Bob McDonough paid a pile for his luxury suite at Arrowhead Pond in Anaheim, but he doesn't want to sit there today when his Georgetown University Hoyas play the University of Maryland.
Instead, the 78-year-old Orange County businessman will head to the student section and find someone who will switch seats. Go upstairs and eat the food and drink the booze, he'll say. It's on me.
What drives a man wealthy enough to donate $30 million to Georgetown, rich enough that his alma mater named its business school after him, to leave his castle to sit with the rabble?
The NCAA West Regional basketball tournament comes to Anaheim today with Georgetown playing Maryland, followed by Stanford vs. Cincinnati. The winners will meet Saturday, and the winner of that game goes to Minneapolis for the Final Four championship round.
Don't ask why Georgetown and Maryland, all of 12 miles apart, play in the West Regional while UCLA and USC travel 3,000 miles to play in the East, unless you want to get into sports jargon like "RPIs."
College basketball fans wait all year for the tournament, which began last week. When it starts with 65 teams, it's wall-to-wall basketball as the field is winnowed and CBS flits from game to game. It's your school against their school, the traditional powers against the upstarts and boom time for sports bars. ESPN Zone at Downtown Disneyland opened for breakfast during the first round so people wouldn't miss a basket.
Even people who aren't sports fans get caught up in the excitement as they watch how they're doing in the office pool.
Most Southern California hoop fans will be turning their attention east to see how the Bruins and Trojans fare, but in many parts of the country, the scramble has been to get to the Pond.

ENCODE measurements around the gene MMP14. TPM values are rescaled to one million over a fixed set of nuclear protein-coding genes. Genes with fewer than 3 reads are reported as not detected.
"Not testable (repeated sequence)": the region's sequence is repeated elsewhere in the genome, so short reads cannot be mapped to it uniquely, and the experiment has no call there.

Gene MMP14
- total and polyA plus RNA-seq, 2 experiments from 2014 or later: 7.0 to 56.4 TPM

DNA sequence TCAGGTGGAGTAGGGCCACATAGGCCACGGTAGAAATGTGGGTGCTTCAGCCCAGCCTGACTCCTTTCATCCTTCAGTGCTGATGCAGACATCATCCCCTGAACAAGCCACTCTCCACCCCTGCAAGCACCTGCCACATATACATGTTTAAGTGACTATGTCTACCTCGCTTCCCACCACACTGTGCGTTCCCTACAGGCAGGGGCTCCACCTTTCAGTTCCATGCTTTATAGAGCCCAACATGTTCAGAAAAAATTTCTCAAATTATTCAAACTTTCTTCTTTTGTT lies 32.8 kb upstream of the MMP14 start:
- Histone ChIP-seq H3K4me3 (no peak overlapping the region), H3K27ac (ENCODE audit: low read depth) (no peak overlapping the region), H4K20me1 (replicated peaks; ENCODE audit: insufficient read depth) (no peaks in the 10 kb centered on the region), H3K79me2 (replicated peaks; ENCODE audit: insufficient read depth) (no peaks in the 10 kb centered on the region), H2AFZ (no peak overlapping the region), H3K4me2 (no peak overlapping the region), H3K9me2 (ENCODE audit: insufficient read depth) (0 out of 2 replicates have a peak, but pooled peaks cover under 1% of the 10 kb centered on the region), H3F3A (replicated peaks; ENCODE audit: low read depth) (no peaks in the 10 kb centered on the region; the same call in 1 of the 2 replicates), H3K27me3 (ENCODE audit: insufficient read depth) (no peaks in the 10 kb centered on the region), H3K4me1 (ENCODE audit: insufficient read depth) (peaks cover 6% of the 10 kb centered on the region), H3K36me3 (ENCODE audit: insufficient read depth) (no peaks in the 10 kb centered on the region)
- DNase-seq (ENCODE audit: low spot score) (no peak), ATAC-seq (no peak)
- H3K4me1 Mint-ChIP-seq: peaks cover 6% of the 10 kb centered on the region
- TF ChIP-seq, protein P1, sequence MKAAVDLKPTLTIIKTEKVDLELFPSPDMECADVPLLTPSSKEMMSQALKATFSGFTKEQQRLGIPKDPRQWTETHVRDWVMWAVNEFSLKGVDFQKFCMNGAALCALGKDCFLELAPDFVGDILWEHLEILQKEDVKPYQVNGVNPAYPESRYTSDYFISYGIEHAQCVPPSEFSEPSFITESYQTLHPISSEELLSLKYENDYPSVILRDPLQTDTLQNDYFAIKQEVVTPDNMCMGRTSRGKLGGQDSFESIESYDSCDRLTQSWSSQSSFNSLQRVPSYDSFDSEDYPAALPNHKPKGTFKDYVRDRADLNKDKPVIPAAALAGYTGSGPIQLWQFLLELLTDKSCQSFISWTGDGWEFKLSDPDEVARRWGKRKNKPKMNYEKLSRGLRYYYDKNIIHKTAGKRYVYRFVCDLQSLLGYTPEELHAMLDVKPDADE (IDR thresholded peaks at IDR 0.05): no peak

Students find cheap flights and crash on the couch of a friend of a friend, while others spend as much as $2,000 to buy a center court seat at the Pond from a ticket agency. Aging alums fly across the country to watch their teams.
Need more evidence that March Madness takes precedence?
Stanford's new president had long been scheduled to speak to Southern California alumni today at the ritzy Century Plaza Hotel. Then John Hennessy realized he had a conflict. A big conflict.
So the Century Plaza meeting was rescheduled for April.
The problem with being a rabid college basketball fan is that during the tournament you can't make plans too far in advance. Every tournament there are upsets galore, like this year, when Hampton--who?--beat Iowa State and Kent State beat longtime power Indiana. One loss--sudden death--and your team is out.
Seventy-year-old Cincinnati alum Robert Tragesser and his wife flew to San Diego on March 14 to watch the team play in the first two rounds. They flew to Ohio on Monday, back to Southern California on Wednesday, and they go back home Monday.
If Cincinnati makes it to the Final Four next week, will they be at the game? "Of course," said Elaine Tragesser, sounding surprised anyone would even ask.
The Tragessers are the lucky ones. They arrived with tickets. If you don't already have them, they're almost impossible to get. Even if hometown fans manage to get tickets, they still have to get to the game.
Fans of Stanford, the only school in the West Regional that belongs there geographically, can scoot down the coast in less than eight hours. Georgetown, Maryland or Cincinnati? Try finding a reasonably priced airline ticket at the last minute.
But that's what Georgetown senior Ryan Dubose did. After he and a friend bought seven tickets, Dubose bought a round-trip ticket from Washington, D.C., to Los Angeles for $180.
But all that mattered to Dubose was getting here, since he's president of the student booster club Hoya Blue. "It's just going to be crazy," Dubose said.
They're just the kind of guys who might catch McDonough's eye.
"I want to be where the emotion is," McDonough said, "rather than be with stuffy people my age." Told about Dubose and his friends, he asked: "How do you spell their names? I'll look for them."